Spring Summer 08

The Core


Off to the Races

Practice Makes Perfect

Portraits of the Artists


Editor's Note

Vox Populi

Irrefutable Fun

Broadened Horizons

The Searchers

Fair Trade

Diamond Anniversary

Project Help

From Maroon to Marine

Dinosaur Discoverer

Go Ask Alumni

Vox Populi

Morning Glory

A bracing winter ritual strengthens the ties that bind Dodd-Mead residents together.

It’s 5:30 on a cold January morning and your alarm is going off. All else is silent and the warmth of your bed persuades you to stay. For a moment, you forget what you are supposed to be doing and why; your first class is not for hours and it seems like only hours before that you fell asleep. Yet, as you begin to question your soundness of mind, you hear something reassuring: another alarm going off next door, soft footsteps down the hall, a mumbled greeting. Knowing you are not alone, you step out onto the cold floor, once again rising to take part in the winter quarter tradition of Kangeiko.

To the uninitiated, spending a week getting up before dawn to make daily treks to the Henry Crown Field House seems absurd. Kangeiko, part of the Kuviasungnerk winter festival, celebrates this absurdity and encourages its participants to revel in both the joy and hardship of winter. For four days, students, faculty, and staff gather at the field house to run, learn the “salute to the sun” yoga exercise, and engage in other activities. On the fifth day, those who have lasted the week journey to the Point to salute the sun in person as it rises over Lake Michigan. The lucky are rewarded with a striking juxtaposition of sun and snow—a contrast not only seen but felt, as body heat and strength of spirit collide with and endure the frigid air.

To the faithful, Kangeiko may mean many things. It is a test of choice and perseverance: mental will overcoming the mundane and wintry gloom, searching hard for the beauty that is there, and respecting it for what it is. It is about the endurance of body and mind, and the acknowledgment that there are things worth getting up for—things more important than school, things that are sometimes easy to forget.

To me, Kangeiko has meant more and more each year. As a prospective student, I read about the event and made idle plans to participate. When I matriculated later that year and became part of Dodd-Mead House, I was blind to the serendipity of my placement. With Dodd-Mead as Kangeiko’s single most devoted house, winning the prize for participation more years in a row than most people can recall, I soon became one with the tradition and came to appreciate it not just for its initial absurdist appeal, but also for what it meant within the house.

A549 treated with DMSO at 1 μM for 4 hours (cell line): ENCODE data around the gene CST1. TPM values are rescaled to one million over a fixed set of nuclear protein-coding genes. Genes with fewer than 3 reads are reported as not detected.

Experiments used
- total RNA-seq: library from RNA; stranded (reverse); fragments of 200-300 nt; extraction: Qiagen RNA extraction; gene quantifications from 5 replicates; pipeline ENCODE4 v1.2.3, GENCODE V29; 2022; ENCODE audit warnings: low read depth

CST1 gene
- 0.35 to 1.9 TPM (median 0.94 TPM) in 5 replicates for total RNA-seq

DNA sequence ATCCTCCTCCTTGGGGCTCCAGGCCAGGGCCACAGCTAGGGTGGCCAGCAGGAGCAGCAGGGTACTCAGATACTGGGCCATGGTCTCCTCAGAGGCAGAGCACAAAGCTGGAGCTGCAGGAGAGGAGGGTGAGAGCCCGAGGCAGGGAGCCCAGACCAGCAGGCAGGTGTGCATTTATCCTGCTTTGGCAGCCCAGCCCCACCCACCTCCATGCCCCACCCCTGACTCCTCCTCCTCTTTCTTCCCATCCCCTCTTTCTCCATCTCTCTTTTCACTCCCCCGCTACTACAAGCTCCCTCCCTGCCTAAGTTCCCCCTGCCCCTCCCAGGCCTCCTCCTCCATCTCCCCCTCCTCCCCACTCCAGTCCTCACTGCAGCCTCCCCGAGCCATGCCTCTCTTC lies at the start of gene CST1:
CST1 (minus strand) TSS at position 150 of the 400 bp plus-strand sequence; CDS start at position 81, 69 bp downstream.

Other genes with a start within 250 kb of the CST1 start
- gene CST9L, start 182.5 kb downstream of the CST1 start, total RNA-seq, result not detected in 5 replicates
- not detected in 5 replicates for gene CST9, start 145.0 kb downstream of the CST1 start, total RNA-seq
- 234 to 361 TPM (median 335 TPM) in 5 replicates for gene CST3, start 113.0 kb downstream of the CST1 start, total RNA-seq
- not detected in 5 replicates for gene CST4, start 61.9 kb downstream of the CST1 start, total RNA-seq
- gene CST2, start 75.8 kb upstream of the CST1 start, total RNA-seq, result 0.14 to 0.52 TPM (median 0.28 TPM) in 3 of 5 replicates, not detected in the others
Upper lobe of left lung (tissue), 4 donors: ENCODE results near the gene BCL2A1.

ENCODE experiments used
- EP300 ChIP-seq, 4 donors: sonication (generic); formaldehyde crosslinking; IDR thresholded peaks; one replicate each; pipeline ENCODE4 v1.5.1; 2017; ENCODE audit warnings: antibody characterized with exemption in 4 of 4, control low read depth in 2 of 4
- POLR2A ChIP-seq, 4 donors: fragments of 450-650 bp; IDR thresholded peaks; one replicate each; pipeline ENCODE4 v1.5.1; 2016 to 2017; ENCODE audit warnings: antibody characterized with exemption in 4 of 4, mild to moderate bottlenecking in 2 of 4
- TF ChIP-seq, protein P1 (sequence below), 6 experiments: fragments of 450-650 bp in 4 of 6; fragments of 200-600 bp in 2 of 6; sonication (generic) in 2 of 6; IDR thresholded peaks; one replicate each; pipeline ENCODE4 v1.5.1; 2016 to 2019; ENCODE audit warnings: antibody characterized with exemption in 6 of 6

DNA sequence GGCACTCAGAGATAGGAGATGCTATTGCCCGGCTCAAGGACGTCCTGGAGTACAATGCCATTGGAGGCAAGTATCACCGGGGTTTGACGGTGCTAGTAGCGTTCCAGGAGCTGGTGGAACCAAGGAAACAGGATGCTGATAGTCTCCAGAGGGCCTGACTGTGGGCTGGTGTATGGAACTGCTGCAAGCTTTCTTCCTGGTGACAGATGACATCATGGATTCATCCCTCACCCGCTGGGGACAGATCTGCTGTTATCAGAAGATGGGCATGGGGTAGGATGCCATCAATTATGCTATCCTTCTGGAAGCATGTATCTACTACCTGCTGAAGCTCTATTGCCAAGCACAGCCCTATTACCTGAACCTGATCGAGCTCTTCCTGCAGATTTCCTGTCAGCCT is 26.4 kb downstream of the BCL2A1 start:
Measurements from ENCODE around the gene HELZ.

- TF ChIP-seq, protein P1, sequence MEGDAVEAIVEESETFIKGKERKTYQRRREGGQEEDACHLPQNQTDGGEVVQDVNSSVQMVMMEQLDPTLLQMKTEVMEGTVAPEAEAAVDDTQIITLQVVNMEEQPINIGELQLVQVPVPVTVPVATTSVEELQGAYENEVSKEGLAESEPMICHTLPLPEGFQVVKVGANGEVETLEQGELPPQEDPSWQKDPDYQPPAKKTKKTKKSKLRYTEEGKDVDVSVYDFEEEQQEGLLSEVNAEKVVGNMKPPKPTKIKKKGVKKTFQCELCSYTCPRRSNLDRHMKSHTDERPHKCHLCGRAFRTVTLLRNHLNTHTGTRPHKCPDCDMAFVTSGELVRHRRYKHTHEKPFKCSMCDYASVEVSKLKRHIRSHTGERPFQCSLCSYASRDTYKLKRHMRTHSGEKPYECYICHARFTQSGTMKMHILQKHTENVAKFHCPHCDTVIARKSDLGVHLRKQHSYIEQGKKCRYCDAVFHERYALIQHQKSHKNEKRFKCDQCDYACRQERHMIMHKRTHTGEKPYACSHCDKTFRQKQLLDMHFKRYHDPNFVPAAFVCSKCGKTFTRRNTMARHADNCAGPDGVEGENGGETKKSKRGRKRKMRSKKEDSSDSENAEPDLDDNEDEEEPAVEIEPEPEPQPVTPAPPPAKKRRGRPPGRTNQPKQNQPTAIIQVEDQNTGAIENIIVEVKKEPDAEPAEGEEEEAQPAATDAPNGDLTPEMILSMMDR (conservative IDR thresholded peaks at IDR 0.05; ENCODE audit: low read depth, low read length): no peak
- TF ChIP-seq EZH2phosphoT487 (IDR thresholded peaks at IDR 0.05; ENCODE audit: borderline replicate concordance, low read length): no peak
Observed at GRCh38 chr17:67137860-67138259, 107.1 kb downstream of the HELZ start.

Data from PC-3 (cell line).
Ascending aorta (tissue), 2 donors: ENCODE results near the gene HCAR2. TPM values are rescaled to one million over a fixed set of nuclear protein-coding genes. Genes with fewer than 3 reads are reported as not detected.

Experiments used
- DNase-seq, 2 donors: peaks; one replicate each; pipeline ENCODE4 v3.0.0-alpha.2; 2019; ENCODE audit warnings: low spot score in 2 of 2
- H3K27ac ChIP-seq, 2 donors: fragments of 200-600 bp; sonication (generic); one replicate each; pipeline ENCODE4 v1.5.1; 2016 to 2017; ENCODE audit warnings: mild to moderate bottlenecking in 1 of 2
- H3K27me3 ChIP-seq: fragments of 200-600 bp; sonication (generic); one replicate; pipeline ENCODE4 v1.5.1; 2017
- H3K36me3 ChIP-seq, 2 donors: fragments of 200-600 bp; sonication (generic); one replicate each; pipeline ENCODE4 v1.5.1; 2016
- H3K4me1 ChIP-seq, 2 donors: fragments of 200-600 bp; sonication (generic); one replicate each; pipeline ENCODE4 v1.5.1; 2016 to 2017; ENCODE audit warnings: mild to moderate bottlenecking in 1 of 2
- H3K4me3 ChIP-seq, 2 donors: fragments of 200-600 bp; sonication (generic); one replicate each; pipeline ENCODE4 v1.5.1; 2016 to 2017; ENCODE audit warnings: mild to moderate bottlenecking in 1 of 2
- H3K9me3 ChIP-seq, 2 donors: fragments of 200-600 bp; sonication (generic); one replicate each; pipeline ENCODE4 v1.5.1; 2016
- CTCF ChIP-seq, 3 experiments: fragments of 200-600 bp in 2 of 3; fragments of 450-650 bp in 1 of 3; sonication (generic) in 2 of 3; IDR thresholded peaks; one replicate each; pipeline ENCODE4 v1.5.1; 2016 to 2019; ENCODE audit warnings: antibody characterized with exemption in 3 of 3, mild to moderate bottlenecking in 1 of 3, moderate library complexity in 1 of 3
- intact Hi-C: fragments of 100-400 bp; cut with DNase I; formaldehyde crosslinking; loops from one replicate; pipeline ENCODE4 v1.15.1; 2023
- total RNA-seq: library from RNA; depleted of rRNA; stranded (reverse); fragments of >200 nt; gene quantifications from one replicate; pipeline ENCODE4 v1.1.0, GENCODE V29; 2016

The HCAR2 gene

As a first-year, I felt like part of something bigger than myself, more important than my own motivations and goals. Everyone was in it together, sharing the same sleep deprivation and new memories. As a second-year, lingering nostalgia made me intent on sharing the tradition (and the love) with the new class. During my third year, I noticed how Kangeiko seemed to be a turning point for the house. First-years stopped being “first-years.” Knowledge of each other became deeper as pretenses were dropped. At 6 in the morning, only a few things matter: health and happiness, hope and love, your new home, your new family.

For my fourth and final year, my cohort and I followed a tradition put in place before our time. As we had seen the students in class years before ours do, and as we now appreciated in full, we took an item of clothing off after every yoga salute. It was as if we were challenging the sun, challenging the tradition itself, to become more difficult. We have come this far, what now? Is this supposed to be hard? We are together, my house and I, the sun and the sky and the frozen lake, my fellow fourth-years who have been through it all, doing yoga against the icy earth. In that moment, we could do anything, and in that moment I challenged the sun to make it harder, to stop rising, to not let it end.

Despite lasting just one week, Kangeiko runs through the heart of my house. Just as Kangeiko is part of Dodd-Mead, Dodd-Mead will forever be a part of me. No matter where I go in life, the sun and sky will follow, challenging and reminding me. I will not forget: that one time, together, we made the sun rise.